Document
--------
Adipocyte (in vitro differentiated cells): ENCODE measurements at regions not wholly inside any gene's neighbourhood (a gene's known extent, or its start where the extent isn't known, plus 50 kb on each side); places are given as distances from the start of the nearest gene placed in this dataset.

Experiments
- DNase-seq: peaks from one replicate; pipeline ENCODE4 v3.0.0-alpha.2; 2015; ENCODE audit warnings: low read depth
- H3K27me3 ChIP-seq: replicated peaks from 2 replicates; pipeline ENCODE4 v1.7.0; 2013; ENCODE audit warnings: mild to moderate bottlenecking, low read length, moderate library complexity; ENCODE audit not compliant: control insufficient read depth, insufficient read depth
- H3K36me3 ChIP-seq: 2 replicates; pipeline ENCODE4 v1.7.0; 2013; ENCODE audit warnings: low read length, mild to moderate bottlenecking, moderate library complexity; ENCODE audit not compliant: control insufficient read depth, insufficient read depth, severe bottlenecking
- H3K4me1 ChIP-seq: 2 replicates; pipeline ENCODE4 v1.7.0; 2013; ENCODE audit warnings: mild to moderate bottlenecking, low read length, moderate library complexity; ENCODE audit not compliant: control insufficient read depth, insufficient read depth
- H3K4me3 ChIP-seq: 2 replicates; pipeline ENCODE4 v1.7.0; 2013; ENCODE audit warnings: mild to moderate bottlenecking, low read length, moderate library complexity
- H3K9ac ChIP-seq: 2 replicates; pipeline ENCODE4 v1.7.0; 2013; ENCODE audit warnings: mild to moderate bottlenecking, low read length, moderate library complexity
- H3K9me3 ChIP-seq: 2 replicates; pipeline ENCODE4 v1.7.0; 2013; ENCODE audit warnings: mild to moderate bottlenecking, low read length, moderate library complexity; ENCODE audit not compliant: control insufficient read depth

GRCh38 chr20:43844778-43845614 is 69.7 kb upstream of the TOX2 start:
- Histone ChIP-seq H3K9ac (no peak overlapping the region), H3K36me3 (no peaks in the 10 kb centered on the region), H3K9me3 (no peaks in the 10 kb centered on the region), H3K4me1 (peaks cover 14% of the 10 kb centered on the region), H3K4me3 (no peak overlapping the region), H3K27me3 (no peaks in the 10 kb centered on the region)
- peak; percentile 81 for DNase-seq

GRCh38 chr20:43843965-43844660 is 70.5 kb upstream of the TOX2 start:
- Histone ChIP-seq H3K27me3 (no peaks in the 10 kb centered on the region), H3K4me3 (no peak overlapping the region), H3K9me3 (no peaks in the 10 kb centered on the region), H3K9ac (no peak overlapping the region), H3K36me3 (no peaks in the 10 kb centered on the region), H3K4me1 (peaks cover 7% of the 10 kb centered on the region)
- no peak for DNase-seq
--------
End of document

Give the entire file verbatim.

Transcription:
Adipocyte (in vitro differentiated cells): ENCODE measurements at regions not wholly inside any gene's neighbourhood (a gene's known extent, or its start where the extent isn't known, plus 50 kb on each side); places are given as distances from the start of the nearest gene placed in this dataset.

Experiments
- DNase-seq: peaks from one replicate; pipeline ENCODE4 v3.0.0-alpha.2; 2015; ENCODE audit warnings: low read depth
- H3K27me3 ChIP-seq: replicated peaks from 2 replicates; pipeline ENCODE4 v1.7.0; 2013; ENCODE audit warnings: mild to moderate bottlenecking, low read length, moderate library complexity; ENCODE audit not compliant: control insufficient read depth, insufficient read depth
- H3K36me3 ChIP-seq: 2 replicates; pipeline ENCODE4 v1.7.0; 2013; ENCODE audit warnings: low read length, mild to moderate bottlenecking, moderate library complexity; ENCODE audit not compliant: control insufficient read depth, insufficient read depth, severe bottlenecking
- H3K4me1 ChIP-seq: 2 replicates; pipeline ENCODE4 v1.7.0; 2013; ENCODE audit warnings: mild to moderate bottlenecking, low read length, moderate library complexity; ENCODE audit not compliant: control insufficient read depth, insufficient read depth
- H3K4me3 ChIP-seq: 2 replicates; pipeline ENCODE4 v1.7.0; 2013; ENCODE audit warnings: mild to moderate bottlenecking, low read length, moderate library complexity
- H3K9ac ChIP-seq: 2 replicates; pipeline ENCODE4 v1.7.0; 2013; ENCODE audit warnings: mild to moderate bottlenecking, low read length, moderate library complexity
- H3K9me3 ChIP-seq: 2 replicates; pipeline ENCODE4 v1.7.0; 2013; ENCODE audit warnings: mild to moderate bottlenecking, low read length, moderate library complexity; ENCODE audit not compliant: control insufficient read depth

GRCh38 chr20:43844778-43845614 is 69.7 kb upstream of the TOX2 start:
- Histone ChIP-seq H3K9ac (no peak overlapping the region), H3K36me3 (no peaks in the 10 kb centered on the region), H3K9me3 (no peaks in the 10 kb centered on the region), H3K4me1 (peaks cover 14% of the 10 kb centered on the region), H3K4me3 (no peak overlapping the region), H3K27me3 (no peaks in the 10 kb centered on the region)
- peak; percentile 81 for DNase-seq

GRCh38 chr20:43843965-43844660 is 70.5 kb upstream of the TOX2 start:
- Histone ChIP-seq H3K27me3 (no peaks in the 10 kb centered on the region), H3K4me3 (no peak overlapping the region), H3K9me3 (no peaks in the 10 kb centered on the region), H3K9ac (no peak overlapping the region), H3K36me3 (no peaks in the 10 kb centered on the region), H3K4me1 (peaks cover 7% of the 10 kb centered on the region)
- no peak for DNase-seq